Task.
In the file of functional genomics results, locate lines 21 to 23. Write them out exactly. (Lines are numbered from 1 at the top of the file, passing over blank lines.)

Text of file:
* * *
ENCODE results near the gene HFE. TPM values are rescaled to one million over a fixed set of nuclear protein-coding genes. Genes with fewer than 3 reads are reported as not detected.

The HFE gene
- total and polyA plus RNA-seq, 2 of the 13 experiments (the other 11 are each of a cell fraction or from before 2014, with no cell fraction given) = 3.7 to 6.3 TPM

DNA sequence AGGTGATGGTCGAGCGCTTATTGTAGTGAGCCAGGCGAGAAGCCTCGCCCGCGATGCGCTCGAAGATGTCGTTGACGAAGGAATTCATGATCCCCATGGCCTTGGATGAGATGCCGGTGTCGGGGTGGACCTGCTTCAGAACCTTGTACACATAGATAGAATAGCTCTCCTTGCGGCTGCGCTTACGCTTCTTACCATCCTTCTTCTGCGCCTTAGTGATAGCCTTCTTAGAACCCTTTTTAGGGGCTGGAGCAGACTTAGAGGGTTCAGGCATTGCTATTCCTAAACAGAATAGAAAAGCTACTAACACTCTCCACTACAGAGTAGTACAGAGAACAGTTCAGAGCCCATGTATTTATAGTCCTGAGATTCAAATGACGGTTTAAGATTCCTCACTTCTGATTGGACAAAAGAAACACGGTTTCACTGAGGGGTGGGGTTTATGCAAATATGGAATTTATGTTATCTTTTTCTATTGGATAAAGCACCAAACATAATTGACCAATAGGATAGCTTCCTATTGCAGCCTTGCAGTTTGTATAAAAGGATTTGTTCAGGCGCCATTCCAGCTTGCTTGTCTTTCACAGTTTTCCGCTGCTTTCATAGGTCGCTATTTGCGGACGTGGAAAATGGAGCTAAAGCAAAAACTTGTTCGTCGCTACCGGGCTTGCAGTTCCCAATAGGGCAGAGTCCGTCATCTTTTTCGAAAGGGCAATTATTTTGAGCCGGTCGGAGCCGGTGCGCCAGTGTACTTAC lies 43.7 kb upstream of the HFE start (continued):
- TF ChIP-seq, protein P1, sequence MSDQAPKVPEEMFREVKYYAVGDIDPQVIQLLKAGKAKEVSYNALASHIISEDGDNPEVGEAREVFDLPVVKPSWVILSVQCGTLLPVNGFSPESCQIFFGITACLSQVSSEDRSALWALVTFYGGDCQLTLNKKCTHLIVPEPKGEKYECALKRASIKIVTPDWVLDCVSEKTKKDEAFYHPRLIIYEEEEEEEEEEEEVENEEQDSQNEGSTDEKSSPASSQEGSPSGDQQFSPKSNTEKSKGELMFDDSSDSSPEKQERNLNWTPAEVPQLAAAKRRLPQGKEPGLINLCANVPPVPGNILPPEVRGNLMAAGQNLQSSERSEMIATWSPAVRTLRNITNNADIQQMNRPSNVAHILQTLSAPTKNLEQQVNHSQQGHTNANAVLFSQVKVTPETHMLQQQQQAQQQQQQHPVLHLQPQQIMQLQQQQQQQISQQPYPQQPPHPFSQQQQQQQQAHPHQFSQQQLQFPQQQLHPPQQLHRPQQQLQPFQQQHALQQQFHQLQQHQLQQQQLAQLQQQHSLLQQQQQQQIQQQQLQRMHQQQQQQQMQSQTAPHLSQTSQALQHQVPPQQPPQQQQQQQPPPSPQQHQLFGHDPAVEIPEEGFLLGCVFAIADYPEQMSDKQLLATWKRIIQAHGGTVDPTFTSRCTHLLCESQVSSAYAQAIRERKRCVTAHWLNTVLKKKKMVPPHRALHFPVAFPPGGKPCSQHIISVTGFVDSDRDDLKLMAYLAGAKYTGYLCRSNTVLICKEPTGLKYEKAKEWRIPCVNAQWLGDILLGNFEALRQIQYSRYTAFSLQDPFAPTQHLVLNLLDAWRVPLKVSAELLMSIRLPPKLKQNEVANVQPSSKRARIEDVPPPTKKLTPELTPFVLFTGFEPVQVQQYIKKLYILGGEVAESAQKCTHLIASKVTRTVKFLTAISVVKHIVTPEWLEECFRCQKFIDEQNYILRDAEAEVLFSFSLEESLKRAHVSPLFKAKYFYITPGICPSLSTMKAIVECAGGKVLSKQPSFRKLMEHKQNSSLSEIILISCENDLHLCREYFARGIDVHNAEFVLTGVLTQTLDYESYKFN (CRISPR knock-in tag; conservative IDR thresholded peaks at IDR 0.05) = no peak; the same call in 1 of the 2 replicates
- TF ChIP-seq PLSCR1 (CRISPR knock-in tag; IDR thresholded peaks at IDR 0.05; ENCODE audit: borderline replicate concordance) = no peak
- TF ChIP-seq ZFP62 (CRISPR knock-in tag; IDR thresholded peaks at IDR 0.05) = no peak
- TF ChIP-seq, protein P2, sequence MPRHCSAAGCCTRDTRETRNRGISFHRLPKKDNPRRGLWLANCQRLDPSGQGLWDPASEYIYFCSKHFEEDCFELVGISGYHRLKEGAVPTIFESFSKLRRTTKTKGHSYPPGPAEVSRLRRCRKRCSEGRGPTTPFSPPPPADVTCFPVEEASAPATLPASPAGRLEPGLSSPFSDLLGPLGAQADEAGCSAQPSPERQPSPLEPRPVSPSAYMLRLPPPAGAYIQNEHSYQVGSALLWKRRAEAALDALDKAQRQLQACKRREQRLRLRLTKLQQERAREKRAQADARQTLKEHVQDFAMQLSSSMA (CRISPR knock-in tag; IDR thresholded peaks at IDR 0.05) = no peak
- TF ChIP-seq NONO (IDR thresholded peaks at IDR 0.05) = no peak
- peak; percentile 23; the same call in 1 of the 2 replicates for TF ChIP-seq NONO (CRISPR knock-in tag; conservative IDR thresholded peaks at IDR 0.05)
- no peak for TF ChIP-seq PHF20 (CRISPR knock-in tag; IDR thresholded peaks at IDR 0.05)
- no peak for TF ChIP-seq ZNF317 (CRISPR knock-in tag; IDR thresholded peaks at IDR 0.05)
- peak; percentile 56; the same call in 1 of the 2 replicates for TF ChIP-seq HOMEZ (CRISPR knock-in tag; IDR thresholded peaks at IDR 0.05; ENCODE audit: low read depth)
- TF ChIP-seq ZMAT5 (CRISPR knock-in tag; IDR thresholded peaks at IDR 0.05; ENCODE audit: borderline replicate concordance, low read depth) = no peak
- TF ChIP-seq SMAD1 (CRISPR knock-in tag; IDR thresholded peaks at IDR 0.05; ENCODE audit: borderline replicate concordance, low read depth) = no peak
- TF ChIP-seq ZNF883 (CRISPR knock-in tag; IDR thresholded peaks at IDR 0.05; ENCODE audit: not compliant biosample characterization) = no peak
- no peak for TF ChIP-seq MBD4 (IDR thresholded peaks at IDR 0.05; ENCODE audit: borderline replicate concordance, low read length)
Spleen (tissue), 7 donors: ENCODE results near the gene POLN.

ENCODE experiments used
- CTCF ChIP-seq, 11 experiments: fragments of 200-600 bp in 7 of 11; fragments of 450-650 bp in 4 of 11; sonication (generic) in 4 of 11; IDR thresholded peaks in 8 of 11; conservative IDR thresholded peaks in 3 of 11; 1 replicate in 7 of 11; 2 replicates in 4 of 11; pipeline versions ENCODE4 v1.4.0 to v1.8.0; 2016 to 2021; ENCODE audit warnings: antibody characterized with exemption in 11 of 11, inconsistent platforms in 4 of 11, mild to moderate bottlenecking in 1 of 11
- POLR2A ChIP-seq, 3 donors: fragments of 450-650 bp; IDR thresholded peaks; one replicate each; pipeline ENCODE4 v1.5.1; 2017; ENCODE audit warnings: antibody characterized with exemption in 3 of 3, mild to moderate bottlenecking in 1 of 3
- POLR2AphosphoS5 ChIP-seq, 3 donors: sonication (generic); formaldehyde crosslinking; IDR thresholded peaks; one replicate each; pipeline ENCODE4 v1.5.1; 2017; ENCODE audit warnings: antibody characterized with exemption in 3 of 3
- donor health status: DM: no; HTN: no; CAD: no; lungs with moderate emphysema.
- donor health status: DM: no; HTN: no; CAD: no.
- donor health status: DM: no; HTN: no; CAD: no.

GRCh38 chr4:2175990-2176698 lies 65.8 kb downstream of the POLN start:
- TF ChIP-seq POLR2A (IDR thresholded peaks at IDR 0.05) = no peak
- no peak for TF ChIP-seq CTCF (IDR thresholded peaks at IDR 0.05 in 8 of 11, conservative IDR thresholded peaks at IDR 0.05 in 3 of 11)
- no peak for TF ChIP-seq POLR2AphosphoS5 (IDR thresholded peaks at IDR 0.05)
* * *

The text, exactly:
- POLR2A ChIP-seq, 3 donors: fragments of 450-650 bp; IDR thresholded peaks; one replicate each; pipeline ENCODE4 v1.5.1; 2017; ENCODE audit warnings: antibody characterized with exemption in 3 of 3, mild to moderate bottlenecking in 1 of 3
- POLR2AphosphoS5 ChIP-seq, 3 donors: sonication (generic); formaldehyde crosslinking; IDR thresholded peaks; one replicate each; pipeline ENCODE4 v1.5.1; 2017; ENCODE audit warnings: antibody characterized with exemption in 3 of 3
- donor health status: DM: no; HTN: no; CAD: no; lungs with moderate emphysema.